Labour says invest £120m in businesses to avoid Tory cuts at Northamptonshire County Council

Labour councillors Bob Scott, John McGhee and Mick Scrimshaw unveiled their 'alternative budget' at County Hall yesterday. Hours later, Prime Minster David Cameron, pictured above, defended the Tory budget plan during a visit to the Cosworth factory in Northampton
Labour councillors Bob Scott, John McGhee and Mick Scrimshaw unveiled their 'alternative budget' at County Hall yesterday. Hours later, Prime Minster David Cameron, pictured above, defended the Tory budget plan during a visit to the Cosworth factory in Northampton

An ‘alternative’ Labour budget has suggested the county council invests more than £120 million in businesses to avoid ‘dangerous’ Tory plans to cut services.

Conservative-controlled Northamptonshire County Council was due to rubber stamp its budget for 2015/16 today (Thursday), which will impose £66 million of cutbacks in a range of services from adult social care to the fire service and libraries.

The authority will have to save £150 million over the next five years to balance its books due to drastic reductions in its government grant.

Today, the Conservative administration will propose meeting that target by outsourcing some services to mutual companies and strimming its workforce from 4,000 to around 150.

But yesterday the county’s Labour group offered its alternative vision for the next six years, in which its said it would actually invest £120 million in setting up a Business Growth Investment Fund.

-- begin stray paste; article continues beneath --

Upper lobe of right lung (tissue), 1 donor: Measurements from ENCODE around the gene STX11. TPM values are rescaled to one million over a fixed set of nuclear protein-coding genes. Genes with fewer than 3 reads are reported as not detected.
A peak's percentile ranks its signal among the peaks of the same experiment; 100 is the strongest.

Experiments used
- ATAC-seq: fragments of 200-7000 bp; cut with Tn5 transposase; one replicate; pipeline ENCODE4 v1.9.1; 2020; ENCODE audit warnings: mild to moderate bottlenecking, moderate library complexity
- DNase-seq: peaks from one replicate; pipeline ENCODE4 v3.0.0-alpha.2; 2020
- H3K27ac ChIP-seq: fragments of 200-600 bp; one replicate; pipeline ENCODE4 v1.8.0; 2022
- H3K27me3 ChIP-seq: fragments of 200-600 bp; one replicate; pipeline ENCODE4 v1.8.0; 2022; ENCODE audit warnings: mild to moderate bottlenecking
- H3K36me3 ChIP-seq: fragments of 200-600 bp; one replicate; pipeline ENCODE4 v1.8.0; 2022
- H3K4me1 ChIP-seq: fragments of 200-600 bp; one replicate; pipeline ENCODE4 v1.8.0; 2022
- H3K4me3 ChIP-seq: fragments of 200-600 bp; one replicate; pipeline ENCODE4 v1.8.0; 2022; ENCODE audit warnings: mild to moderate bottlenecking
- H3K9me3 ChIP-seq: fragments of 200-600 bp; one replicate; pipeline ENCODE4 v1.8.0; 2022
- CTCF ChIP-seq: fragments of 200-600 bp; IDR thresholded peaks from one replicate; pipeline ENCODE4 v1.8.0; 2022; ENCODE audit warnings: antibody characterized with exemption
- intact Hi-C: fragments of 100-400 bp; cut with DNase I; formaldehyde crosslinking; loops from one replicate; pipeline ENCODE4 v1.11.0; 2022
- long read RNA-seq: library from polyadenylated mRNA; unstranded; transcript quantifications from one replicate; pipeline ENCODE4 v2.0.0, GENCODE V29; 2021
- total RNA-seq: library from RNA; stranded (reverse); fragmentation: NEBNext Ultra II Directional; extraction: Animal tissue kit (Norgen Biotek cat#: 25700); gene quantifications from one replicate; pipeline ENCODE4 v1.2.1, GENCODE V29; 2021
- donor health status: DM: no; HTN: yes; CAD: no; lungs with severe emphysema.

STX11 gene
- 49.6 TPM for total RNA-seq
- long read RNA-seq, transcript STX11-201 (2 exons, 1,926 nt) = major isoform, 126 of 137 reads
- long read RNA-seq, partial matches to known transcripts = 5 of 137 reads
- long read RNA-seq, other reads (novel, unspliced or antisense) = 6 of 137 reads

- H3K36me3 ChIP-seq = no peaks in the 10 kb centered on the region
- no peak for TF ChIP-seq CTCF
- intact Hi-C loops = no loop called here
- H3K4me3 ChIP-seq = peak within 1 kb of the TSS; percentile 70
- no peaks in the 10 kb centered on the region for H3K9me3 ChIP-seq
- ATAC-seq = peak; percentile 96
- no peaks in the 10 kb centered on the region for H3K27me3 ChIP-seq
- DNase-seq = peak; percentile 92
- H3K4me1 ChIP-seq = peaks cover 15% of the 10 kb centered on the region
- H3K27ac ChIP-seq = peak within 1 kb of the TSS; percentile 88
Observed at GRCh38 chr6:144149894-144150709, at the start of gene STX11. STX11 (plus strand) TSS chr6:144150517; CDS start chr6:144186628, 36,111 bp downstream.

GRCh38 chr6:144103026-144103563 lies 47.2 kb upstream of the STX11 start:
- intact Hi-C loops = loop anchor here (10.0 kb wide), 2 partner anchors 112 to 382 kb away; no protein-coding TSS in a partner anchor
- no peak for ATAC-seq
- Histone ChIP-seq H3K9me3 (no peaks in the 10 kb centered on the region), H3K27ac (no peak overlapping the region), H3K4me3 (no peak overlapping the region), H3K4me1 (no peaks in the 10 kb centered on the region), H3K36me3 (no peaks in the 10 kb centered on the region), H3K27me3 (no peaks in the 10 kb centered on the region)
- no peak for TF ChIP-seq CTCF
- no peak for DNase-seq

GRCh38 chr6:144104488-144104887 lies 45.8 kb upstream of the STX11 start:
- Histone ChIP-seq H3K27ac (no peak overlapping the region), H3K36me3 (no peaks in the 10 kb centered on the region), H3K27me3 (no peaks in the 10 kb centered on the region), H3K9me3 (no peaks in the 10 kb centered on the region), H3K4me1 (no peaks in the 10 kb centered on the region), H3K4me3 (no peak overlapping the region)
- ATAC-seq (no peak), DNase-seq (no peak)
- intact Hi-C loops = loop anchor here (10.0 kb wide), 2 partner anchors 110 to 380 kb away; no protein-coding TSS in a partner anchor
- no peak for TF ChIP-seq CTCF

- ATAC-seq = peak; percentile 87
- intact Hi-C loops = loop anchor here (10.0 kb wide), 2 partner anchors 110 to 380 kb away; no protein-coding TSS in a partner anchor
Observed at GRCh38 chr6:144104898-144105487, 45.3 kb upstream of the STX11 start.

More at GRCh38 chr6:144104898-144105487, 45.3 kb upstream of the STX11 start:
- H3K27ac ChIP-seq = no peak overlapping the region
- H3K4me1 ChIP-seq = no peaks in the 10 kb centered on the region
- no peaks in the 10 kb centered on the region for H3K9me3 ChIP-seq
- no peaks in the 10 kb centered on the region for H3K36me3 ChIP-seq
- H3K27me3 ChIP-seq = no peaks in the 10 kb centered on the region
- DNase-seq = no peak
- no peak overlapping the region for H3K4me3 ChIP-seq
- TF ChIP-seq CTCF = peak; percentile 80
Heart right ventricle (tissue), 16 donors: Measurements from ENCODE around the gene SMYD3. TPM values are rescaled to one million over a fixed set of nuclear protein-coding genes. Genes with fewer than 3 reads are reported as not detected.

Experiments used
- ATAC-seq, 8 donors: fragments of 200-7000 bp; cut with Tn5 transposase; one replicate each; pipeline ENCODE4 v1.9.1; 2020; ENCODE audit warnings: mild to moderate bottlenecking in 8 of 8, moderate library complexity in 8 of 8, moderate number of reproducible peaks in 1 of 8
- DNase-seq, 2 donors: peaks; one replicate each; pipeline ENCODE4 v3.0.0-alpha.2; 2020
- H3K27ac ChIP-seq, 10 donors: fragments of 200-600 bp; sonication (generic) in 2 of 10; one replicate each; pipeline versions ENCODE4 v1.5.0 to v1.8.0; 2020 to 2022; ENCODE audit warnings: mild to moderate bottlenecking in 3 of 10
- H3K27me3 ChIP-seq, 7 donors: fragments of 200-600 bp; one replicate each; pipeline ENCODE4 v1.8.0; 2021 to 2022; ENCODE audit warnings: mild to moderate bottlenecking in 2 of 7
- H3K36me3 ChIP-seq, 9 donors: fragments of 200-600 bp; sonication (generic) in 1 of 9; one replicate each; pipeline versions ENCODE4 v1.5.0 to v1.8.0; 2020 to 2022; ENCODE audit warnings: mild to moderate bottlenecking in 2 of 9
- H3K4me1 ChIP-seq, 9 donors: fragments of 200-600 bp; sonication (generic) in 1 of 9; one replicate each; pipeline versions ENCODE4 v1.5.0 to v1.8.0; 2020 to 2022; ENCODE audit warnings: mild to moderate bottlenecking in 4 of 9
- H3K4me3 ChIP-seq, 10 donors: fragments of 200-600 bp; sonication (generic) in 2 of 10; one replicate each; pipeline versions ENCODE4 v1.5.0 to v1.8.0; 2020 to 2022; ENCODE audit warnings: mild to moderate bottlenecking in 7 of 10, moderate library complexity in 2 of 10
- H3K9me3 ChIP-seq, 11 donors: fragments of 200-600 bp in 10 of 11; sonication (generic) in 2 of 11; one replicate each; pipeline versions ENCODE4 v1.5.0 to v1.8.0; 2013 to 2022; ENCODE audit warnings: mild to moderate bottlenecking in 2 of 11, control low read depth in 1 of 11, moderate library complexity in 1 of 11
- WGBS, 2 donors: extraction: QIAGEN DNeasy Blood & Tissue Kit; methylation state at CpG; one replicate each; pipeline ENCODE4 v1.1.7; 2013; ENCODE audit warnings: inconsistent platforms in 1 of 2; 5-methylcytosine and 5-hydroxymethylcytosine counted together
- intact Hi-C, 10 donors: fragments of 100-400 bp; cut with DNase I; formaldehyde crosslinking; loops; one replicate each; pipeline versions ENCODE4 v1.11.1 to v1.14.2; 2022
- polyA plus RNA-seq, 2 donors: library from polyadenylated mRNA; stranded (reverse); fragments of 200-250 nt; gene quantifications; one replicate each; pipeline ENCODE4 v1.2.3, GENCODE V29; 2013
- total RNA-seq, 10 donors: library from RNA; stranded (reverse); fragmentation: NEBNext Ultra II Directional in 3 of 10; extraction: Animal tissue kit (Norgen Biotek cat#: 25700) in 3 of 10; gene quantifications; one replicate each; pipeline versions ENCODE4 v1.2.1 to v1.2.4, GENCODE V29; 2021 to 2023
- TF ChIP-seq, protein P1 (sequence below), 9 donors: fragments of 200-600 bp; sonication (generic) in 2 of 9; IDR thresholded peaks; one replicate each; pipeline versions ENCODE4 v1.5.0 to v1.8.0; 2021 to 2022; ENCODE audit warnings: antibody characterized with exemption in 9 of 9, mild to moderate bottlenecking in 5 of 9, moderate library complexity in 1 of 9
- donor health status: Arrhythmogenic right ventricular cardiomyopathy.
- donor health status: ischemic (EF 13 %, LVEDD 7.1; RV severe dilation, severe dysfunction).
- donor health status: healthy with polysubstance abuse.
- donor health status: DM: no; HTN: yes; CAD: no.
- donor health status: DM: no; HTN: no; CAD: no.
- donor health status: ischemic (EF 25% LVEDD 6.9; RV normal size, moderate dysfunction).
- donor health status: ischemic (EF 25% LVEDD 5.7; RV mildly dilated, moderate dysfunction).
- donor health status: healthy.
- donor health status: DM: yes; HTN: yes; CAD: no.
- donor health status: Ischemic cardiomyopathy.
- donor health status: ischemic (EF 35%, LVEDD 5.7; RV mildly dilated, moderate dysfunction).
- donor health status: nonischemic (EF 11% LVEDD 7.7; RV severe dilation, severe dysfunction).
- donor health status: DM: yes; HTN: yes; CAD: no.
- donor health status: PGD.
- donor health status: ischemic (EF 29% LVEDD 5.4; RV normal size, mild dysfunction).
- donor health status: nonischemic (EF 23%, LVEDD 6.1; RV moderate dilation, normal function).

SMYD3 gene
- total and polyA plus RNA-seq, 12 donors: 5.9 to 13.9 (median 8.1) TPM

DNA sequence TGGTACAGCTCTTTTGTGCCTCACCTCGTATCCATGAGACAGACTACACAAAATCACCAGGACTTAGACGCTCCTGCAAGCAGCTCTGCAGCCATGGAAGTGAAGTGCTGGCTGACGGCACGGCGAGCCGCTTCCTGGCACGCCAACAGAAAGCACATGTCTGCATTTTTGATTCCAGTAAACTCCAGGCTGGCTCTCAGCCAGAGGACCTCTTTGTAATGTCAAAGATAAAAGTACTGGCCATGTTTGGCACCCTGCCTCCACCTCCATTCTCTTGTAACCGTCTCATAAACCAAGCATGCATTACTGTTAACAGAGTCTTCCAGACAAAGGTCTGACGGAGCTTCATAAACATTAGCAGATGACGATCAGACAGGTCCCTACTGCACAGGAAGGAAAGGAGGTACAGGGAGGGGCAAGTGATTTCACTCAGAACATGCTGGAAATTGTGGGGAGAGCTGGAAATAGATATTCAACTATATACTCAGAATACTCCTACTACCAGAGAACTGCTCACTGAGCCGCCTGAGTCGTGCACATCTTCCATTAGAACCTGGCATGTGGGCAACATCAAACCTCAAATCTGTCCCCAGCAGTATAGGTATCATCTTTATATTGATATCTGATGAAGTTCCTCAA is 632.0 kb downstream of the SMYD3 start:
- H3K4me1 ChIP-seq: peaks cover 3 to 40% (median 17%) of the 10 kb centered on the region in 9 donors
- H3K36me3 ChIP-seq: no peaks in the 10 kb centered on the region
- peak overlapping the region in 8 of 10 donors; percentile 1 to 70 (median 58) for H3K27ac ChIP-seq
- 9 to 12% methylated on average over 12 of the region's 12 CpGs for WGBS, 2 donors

Labour group leader, Councillor John McGhee (Lab, Kingswood) said: “Clearly if we were in power at Northamptonshire County Council, we would be in the same position as the Tories. They say they have no choice, but that is down to their own making.

“Their idea of outsourcing services is not acceptable. It is my belief that it will eventually lead to the privatisation of public services.”

Labour’s growth fund, Councillor McGhee said, would allow the council to buy or build offices or factories and lease them to medium and large-sized firms in order to tempt them to move to Northampton.

Councillor Mick Scrimshaw (Lab, Northall), Labour’s shadow cabinet member for finance, said this would generate around £28 million of revenue in rent and business rates.

He said: “The truth is we expect businesses to be beating a path to our door for this scheme.” While it could be seen as a high-risk strategy, Councillor McGhee said: “Any budget that comes out at this time has a high risk. We think this is nowhere near as risky as the Conservative budget.”

However Councillor Scrimshaw said he could not rule out the Labour group outsourcing some services if it were to gain power of the county council in 2016. He said: “It may be appropriate in some areas to use a third party to deliver the services, but that would need to be based on a proper business case.”

Prime Minister David Cameron dismissed fears the outsourcing of county council services in Northamptonshire would lead to a loss of accountability in public services.

The Tory leader said: “Accountability is delivered through having elected councillors running your council. You can reward them by re-electing them if they’re doing a good job or getting rid of them if they’re not. In terms of services, what matters is the quality of the services the patient or the parent gets, that’s what they should focus on.”

While the Conservative-led Coalition has greatly reduced the amount of funding councils receive, the Prime Minister said that pattern was set to continue, whichever party gained power.

He said: “All parties have accepted when it comes to local finance there aren’t going to be huge pots of money, so the real question is who is better at running your council, at finding efficiencies, combining with neighbouring authorities and making sure we reduce back-office costs so we have services we can rely on.”